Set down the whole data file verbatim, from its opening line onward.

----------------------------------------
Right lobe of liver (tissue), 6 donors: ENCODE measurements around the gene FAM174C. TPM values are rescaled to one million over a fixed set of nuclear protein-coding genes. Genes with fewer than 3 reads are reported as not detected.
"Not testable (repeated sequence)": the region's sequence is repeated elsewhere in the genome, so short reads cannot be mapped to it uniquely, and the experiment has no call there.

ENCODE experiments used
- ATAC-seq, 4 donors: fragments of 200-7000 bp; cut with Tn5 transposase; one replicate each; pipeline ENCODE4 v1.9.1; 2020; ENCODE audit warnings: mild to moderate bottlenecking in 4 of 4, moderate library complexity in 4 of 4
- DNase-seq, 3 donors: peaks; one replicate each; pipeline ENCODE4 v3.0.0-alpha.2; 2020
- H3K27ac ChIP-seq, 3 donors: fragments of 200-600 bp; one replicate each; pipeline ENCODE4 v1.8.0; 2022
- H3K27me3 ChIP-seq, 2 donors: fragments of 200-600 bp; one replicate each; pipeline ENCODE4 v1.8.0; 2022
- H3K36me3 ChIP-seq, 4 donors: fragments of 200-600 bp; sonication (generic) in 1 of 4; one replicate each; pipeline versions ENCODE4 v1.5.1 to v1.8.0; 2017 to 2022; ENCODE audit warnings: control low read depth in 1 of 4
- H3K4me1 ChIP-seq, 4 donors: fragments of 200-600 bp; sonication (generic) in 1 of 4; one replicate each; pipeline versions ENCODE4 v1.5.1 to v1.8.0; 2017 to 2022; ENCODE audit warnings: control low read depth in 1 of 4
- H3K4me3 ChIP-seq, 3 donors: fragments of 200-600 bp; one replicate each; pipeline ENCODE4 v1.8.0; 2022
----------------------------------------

Right lobe of liver (tissue), 6 donors: ENCODE measurements around the gene FAM174C. TPM values are rescaled to one million over a fixed set of nuclear protein-coding genes. Genes with fewer than 3 reads are reported as not detected.
"Not testable (repeated sequence)": the region's sequence is repeated elsewhere in the genome, so short reads cannot be mapped to it uniquely, and the experiment has no call there.

ENCODE experiments used
- ATAC-seq, 4 donors: fragments of 200-7000 bp; cut with Tn5 transposase; one replicate each; pipeline ENCODE4 v1.9.1; 2020; ENCODE audit warnings: mild to moderate bottlenecking in 4 of 4, moderate library complexity in 4 of 4
- DNase-seq, 3 donors: peaks; one replicate each; pipeline ENCODE4 v3.0.0-alpha.2; 2020
- H3K27ac ChIP-seq, 3 donors: fragments of 200-600 bp; one replicate each; pipeline ENCODE4 v1.8.0; 2022
- H3K27me3 ChIP-seq, 2 donors: fragments of 200-600 bp; one replicate each; pipeline ENCODE4 v1.8.0; 2022
- H3K36me3 ChIP-seq, 4 donors: fragments of 200-600 bp; sonication (generic) in 1 of 4; one replicate each; pipeline versions ENCODE4 v1.5.1 to v1.8.0; 2017 to 2022; ENCODE audit warnings: control low read depth in 1 of 4
- H3K4me1 ChIP-seq, 4 donors: fragments of 200-600 bp; sonication (generic) in 1 of 4; one replicate each; pipeline versions ENCODE4 v1.5.1 to v1.8.0; 2017 to 2022; ENCODE audit warnings: control low read depth in 1 of 4
- H3K4me3 ChIP-seq, 3 donors: fragments of 200-600 bp; one replicate each; pipeline ENCODE4 v1.8.0; 2022